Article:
New in Town (Jonas Elmer, 2009). The quaintness of Minnesotans, accidental shotgun mishaps, beer cheese soup. (full review 1/30)
The Student of Prague (Paul Wegener, Stellan Rye, 1913). As early as it is, there’s some striking stuff in this influential version of the man whose doppelganger bugs him. Wegener was a beast.
The Taking of Pelham One Two Three (Joseph Sargent, 1974). Walter Matthau in his great period (plaid shirt and yellow tie), plus some very unfussy treatment of police work. Matthau ups his business — the New Yawk honk, the reaction looks — as though he knows the material isn’t top-drawer and needs a little extra oomph. Pauline Kael’s take on Matthau in this one has always stuck in my mind: “He’s the New York hero, sour yet self-satisfied.”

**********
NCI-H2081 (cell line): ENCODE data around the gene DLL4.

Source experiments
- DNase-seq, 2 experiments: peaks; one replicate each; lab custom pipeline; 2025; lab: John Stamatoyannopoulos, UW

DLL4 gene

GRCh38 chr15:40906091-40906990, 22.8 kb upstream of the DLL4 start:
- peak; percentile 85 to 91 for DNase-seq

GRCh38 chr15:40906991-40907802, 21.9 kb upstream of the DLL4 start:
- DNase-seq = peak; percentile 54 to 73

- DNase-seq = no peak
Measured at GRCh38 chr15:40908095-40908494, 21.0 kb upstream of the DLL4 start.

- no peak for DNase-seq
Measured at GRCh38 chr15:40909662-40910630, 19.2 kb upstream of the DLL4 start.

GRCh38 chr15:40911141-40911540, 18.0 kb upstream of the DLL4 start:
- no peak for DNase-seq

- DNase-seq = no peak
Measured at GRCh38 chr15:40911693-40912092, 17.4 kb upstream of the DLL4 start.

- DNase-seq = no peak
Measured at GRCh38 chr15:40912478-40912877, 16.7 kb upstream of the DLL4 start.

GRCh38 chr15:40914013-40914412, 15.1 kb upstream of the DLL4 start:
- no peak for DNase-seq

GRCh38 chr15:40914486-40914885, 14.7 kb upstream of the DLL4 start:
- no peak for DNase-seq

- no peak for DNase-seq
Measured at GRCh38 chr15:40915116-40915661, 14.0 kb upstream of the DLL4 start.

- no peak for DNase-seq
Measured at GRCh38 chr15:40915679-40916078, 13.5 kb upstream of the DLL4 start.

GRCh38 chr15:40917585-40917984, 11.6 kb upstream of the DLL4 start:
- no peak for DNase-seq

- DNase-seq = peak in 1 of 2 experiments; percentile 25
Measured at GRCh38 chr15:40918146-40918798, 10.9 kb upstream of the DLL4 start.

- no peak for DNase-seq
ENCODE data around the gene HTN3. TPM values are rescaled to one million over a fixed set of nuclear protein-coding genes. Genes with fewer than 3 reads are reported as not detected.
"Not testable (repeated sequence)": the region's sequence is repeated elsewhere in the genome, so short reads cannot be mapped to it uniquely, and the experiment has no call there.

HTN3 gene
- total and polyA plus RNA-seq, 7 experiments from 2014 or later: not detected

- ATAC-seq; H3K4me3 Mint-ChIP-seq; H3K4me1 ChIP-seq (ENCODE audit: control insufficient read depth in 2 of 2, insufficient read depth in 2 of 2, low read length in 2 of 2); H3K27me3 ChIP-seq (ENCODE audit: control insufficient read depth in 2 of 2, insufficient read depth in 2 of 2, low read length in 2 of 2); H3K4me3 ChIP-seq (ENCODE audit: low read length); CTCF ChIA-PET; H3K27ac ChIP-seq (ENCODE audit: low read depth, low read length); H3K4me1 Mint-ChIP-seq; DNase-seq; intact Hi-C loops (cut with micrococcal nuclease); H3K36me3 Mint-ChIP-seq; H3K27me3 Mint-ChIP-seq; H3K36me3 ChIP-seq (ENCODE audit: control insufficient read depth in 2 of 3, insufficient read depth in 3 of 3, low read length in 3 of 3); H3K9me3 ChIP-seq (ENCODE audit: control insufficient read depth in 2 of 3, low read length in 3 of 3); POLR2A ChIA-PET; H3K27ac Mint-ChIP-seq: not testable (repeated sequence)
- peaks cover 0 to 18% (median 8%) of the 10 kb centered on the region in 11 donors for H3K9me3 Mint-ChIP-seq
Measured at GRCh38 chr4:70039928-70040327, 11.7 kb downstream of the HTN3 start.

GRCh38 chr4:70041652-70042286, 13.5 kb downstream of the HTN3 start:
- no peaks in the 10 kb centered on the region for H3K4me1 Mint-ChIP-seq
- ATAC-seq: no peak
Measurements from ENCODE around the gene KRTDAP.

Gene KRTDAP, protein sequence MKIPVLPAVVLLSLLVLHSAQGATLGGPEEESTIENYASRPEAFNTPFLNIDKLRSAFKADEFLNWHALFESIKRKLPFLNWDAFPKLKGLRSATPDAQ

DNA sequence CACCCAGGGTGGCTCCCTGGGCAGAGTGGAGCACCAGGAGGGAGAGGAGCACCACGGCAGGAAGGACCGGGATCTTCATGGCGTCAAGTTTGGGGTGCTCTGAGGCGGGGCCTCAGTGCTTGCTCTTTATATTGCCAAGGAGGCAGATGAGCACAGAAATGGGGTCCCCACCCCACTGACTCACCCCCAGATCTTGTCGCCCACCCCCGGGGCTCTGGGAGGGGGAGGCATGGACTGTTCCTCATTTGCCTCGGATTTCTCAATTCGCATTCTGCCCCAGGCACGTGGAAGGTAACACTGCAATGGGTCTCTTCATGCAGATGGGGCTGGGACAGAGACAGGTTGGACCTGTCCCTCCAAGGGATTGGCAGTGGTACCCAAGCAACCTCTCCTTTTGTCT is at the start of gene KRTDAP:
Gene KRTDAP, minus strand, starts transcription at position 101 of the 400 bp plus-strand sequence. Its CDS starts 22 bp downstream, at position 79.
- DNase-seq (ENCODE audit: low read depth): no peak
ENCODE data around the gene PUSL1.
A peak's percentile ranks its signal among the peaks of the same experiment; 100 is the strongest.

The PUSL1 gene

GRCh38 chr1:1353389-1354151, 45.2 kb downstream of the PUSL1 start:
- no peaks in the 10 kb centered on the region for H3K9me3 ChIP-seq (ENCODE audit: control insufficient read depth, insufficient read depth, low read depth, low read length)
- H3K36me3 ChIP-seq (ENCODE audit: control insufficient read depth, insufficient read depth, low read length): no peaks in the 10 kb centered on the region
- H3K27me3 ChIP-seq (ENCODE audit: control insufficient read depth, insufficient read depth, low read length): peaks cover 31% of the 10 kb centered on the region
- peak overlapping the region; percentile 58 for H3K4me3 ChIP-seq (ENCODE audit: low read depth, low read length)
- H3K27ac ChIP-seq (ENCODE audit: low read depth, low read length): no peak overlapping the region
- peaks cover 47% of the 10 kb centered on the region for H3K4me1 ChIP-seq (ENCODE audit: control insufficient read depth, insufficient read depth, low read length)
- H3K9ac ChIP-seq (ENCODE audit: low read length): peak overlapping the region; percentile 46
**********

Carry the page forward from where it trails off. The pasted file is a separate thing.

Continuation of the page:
The Conversation (Francis Ford Coppola, 1974). Back when Coppola still had three names, he made this self-contained little art movie, a good representative of its time. Gene Hackman’s performance is as scrupulous as his eavesdropping character.